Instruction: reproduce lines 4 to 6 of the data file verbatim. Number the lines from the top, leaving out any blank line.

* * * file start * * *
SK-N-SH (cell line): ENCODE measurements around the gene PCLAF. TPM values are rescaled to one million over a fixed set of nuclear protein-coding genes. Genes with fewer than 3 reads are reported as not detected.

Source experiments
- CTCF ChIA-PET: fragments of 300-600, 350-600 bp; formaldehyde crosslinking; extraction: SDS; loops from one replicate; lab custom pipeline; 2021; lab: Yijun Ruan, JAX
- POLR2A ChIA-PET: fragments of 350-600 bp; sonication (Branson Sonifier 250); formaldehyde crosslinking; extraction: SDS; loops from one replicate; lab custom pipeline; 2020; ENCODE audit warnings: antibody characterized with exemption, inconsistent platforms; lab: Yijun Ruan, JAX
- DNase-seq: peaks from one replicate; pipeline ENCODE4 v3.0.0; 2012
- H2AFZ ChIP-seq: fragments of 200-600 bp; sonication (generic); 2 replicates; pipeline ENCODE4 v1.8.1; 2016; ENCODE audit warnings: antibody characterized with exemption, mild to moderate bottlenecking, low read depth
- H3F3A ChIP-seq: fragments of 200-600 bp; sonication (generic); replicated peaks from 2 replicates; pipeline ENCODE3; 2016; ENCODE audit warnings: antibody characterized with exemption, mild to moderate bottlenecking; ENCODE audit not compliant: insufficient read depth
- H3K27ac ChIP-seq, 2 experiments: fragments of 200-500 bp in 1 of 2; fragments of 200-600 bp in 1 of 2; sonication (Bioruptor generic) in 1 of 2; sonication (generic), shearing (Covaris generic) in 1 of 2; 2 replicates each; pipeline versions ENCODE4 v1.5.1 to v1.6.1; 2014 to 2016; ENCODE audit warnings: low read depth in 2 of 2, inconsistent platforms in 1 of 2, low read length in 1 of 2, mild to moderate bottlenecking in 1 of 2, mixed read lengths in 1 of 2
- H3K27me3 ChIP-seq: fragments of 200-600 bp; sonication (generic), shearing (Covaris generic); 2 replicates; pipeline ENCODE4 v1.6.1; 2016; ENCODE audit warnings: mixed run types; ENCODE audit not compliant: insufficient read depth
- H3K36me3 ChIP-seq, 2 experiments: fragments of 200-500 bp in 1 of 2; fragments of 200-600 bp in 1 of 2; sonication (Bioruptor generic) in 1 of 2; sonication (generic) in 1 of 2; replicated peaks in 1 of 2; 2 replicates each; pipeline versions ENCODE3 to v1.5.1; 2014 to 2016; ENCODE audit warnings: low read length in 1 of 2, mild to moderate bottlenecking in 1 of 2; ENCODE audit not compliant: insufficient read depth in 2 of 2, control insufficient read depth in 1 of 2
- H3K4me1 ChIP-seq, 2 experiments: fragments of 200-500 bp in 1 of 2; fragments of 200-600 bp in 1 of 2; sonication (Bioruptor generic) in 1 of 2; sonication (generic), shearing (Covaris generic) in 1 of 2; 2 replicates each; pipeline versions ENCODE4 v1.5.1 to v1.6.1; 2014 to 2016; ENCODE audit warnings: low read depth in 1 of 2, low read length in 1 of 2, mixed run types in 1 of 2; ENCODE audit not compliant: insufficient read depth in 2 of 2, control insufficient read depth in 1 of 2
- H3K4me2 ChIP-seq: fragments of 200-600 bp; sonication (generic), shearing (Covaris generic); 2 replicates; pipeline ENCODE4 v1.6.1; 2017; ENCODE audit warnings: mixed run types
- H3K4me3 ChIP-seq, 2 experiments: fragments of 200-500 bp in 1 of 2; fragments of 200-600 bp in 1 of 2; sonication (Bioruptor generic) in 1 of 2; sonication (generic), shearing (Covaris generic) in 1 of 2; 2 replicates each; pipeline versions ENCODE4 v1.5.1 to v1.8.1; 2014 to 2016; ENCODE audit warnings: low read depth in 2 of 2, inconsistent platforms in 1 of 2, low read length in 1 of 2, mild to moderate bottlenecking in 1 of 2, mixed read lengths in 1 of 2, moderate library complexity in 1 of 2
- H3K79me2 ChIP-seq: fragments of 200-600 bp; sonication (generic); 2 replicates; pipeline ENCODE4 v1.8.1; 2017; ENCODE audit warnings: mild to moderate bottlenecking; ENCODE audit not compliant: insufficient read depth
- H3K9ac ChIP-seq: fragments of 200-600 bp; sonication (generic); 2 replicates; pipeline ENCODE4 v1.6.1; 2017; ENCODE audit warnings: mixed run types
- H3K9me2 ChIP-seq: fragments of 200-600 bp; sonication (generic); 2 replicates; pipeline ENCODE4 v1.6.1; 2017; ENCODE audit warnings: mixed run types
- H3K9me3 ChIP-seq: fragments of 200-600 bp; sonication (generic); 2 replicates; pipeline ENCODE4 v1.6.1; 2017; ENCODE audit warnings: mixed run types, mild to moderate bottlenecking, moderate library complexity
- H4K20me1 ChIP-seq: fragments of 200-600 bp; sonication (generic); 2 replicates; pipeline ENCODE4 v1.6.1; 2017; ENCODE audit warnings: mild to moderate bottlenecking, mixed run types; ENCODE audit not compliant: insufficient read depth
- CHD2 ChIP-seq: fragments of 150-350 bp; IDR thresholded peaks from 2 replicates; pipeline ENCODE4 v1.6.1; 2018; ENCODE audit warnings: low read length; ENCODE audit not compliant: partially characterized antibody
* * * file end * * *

- POLR2A ChIA-PET: fragments of 350-600 bp; sonication (Branson Sonifier 250); formaldehyde crosslinking; extraction: SDS; loops from one replicate; lab custom pipeline; 2020; ENCODE audit warnings: antibody characterized with exemption, inconsistent platforms; lab: Yijun Ruan, JAX
- DNase-seq: peaks from one replicate; pipeline ENCODE4 v3.0.0; 2012
- H2AFZ ChIP-seq: fragments of 200-600 bp; sonication (generic); 2 replicates; pipeline ENCODE4 v1.8.1; 2016; ENCODE audit warnings: antibody characterized with exemption, mild to moderate bottlenecking, low read depth